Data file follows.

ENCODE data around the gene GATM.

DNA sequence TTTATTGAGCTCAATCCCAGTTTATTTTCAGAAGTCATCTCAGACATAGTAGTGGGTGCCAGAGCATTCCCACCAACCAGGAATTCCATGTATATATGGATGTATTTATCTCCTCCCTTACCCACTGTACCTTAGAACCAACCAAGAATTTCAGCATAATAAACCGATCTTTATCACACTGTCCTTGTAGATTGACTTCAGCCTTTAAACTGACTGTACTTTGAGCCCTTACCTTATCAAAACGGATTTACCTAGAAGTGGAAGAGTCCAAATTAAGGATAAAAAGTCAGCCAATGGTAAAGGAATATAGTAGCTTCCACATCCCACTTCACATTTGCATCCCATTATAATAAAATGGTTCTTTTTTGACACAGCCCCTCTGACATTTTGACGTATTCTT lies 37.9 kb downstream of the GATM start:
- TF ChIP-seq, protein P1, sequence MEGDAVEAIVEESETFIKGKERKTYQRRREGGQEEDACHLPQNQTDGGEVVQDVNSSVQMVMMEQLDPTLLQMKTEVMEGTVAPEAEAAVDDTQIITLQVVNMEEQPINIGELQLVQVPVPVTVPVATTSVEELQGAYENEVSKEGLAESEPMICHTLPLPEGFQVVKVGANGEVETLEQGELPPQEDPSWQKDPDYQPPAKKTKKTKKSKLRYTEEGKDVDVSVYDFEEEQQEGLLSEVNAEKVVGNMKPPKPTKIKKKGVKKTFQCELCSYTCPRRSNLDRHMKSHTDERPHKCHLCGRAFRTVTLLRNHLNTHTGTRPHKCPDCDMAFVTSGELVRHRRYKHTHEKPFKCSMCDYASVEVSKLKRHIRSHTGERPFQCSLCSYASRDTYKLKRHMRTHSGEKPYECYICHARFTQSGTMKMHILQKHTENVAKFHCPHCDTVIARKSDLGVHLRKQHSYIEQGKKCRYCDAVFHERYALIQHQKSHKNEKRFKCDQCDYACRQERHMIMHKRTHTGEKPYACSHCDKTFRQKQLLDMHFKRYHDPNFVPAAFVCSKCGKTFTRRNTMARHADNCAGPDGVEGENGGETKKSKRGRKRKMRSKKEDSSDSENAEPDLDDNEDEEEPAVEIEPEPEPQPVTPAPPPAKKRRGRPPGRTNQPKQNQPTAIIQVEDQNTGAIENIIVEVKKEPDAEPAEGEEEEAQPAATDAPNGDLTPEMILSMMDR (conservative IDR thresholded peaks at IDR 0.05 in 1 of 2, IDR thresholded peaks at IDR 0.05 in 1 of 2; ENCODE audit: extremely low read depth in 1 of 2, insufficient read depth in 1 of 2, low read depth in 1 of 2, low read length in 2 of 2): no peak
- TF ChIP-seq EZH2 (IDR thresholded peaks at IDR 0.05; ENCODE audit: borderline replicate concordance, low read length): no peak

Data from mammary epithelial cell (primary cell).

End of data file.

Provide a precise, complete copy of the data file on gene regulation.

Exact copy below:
ENCODE data around the gene GATM.

DNA sequence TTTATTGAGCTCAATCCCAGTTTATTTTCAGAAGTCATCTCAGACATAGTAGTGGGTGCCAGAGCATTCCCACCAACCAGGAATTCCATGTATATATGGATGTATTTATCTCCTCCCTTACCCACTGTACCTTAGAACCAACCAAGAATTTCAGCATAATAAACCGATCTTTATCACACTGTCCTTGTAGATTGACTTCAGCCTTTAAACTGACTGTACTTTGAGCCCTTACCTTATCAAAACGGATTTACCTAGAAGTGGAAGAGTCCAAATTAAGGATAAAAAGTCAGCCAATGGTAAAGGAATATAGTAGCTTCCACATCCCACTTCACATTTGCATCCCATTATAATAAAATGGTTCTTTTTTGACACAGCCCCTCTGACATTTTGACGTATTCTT lies 37.9 kb downstream of the GATM start:
- TF ChIP-seq, protein P1, sequence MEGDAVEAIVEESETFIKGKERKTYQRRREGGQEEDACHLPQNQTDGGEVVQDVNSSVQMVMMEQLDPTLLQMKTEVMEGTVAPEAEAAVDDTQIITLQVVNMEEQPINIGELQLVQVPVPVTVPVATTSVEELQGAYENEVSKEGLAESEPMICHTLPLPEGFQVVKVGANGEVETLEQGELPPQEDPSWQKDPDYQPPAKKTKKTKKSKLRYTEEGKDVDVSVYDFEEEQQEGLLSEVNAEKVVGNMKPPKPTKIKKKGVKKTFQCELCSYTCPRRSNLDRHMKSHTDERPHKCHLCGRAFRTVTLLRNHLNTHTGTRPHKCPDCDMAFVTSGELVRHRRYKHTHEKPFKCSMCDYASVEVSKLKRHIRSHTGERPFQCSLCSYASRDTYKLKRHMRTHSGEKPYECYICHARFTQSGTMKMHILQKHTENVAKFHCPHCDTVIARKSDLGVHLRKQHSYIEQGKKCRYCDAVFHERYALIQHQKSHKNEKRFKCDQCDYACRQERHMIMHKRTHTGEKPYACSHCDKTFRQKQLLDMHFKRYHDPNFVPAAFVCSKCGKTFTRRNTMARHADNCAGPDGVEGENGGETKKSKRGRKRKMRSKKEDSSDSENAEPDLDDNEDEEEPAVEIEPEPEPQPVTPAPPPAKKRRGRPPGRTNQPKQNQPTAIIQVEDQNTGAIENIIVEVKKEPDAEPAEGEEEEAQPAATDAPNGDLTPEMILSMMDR (conservative IDR thresholded peaks at IDR 0.05 in 1 of 2, IDR thresholded peaks at IDR 0.05 in 1 of 2; ENCODE audit: extremely low read depth in 1 of 2, insufficient read depth in 1 of 2, low read depth in 1 of 2, low read length in 2 of 2): no peak
- TF ChIP-seq EZH2 (IDR thresholded peaks at IDR 0.05; ENCODE audit: borderline replicate concordance, low read length): no peak

Data from mammary epithelial cell (primary cell).